Families living on heat network schemes might face even higher energy bills, a new report suggests.
It is estimated that nearly 17,000 blocks of flats across the UK are unprotected by the energy price cap.
Unlike households that have conventional heating bills, these flats are not protected by the energy price cap.
Customers who live in flats that are being served by heat networks are supplied by a single energy supplier.
That means that their supply is considered to be ‘commercial’ rather than ‘domestic’.
These systems remain unregulated by Ofgem.
In a statement sent to ELN, Stephen Knight, Director of Heat Trust, said: “Urgent action is needed from the government to support the 500,000 households living on district heating systems.
“The announcements last week to try and offset the increasing costs of gas does not go far enough to address 300-400% heating cost increases being faced by many communal and district heat network consumers who, due to a lack of regulation are not protected by Ofgem‘s price cap.
“What’s more, the £200 off electricity bills in October only helps next winter, whereas many heat network bills are going up now.”
Mr Knight added that Heat Trust aims to protect heat network customers that why it is campaigning for regulation and measures to improve customer service.
He said: “We know consistency around how people get their bills is hugely important to consumers. Since 2020, heat network operators have been legally required to install meters (unless they can show an exemption) and provide separate bills with a breakdown of costs.
“While some providers might bill customers via service charges, this is becoming less common.”
An Ofgem spokesperson told ELN: “Higher energy bills are never welcome and any heat network customer worried about paying their bill should contact their supplier or Citizens Advice for help in accessing the support that is available.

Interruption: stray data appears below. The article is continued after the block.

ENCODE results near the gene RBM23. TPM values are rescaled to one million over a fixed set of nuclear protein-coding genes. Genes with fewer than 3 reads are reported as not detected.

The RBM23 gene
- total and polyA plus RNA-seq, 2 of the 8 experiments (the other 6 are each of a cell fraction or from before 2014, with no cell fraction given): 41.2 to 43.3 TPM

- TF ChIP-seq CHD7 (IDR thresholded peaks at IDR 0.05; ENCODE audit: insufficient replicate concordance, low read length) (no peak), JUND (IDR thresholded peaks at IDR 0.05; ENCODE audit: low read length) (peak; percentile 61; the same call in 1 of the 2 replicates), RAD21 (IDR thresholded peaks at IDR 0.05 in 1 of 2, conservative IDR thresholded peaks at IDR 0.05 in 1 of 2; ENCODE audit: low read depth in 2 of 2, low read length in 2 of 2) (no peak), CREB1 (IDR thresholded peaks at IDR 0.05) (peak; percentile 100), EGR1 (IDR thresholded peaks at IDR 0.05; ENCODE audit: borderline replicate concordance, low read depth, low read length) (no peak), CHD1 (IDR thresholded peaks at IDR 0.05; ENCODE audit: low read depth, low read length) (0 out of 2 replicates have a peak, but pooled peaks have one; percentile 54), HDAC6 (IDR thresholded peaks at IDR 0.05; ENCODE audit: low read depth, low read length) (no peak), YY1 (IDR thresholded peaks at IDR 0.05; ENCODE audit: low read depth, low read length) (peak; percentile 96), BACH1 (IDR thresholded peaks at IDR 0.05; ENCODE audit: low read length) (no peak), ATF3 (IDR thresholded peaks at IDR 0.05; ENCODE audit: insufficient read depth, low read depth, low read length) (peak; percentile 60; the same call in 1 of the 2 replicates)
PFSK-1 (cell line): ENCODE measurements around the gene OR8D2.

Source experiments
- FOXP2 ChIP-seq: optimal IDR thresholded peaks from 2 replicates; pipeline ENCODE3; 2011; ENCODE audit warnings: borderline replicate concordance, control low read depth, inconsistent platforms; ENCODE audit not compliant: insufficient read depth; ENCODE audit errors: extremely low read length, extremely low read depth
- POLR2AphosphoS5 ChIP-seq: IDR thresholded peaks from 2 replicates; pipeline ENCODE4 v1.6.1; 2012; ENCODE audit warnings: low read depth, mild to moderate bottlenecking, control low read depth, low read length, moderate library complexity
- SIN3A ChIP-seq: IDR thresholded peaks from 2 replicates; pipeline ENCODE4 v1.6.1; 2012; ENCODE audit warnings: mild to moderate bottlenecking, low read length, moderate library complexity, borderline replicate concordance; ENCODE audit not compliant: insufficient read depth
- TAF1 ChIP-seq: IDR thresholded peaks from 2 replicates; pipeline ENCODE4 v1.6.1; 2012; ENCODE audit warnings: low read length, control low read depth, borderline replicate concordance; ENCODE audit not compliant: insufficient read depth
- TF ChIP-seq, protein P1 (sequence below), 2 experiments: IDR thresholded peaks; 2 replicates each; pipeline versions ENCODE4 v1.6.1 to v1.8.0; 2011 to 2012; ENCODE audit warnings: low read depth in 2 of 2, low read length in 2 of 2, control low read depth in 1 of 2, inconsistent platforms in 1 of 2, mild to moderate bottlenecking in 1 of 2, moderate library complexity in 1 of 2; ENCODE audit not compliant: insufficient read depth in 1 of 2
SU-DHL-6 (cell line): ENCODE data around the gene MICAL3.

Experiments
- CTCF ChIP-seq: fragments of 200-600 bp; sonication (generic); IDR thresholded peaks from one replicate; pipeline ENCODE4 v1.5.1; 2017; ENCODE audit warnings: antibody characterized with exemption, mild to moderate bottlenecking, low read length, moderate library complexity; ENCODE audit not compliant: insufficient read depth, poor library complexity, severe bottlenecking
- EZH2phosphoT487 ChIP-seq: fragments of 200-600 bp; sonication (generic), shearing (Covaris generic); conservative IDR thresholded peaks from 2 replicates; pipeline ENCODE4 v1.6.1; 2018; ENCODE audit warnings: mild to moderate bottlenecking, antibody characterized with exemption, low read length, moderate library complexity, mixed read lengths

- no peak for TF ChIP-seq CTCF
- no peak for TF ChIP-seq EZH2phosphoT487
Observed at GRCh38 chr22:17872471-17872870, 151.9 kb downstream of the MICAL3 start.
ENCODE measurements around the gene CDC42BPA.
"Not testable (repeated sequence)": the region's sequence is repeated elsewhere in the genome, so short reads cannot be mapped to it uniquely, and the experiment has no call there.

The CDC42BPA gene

“We do not currently regulate heat networks, however in December 2021, the government announced Ofgem will be the regulator for heat networks when the legislation is implemented.
“We will work with the government to design a regulatory framework ensuring heat network customers, especially those in vulnerable circumstances, receive a fair price and reliable supply of heat for their homes.
“We are aware of a suggestion to expand the price cap to cover heat network customers. The Default Tariff Act requires Ofgem to put licence conditions in place for a cap on domestic standard variable (SVT) and default gas and electricity tariffs. District or communal heating systems typically buy their gas through commercial contracts to power heat generators.
“All commercial gas contracts, and those domestic tariffs which are not SVT or default, are not covered by the Default Tariff Act.
“Any amendment to the Default Tariff Act would need to be led by government. Any licence condition changes would also need to be possible within the constraints of the act, and we would also need to give to consideration to the wider Licence Obligations, as well as the impacts on the retail market.”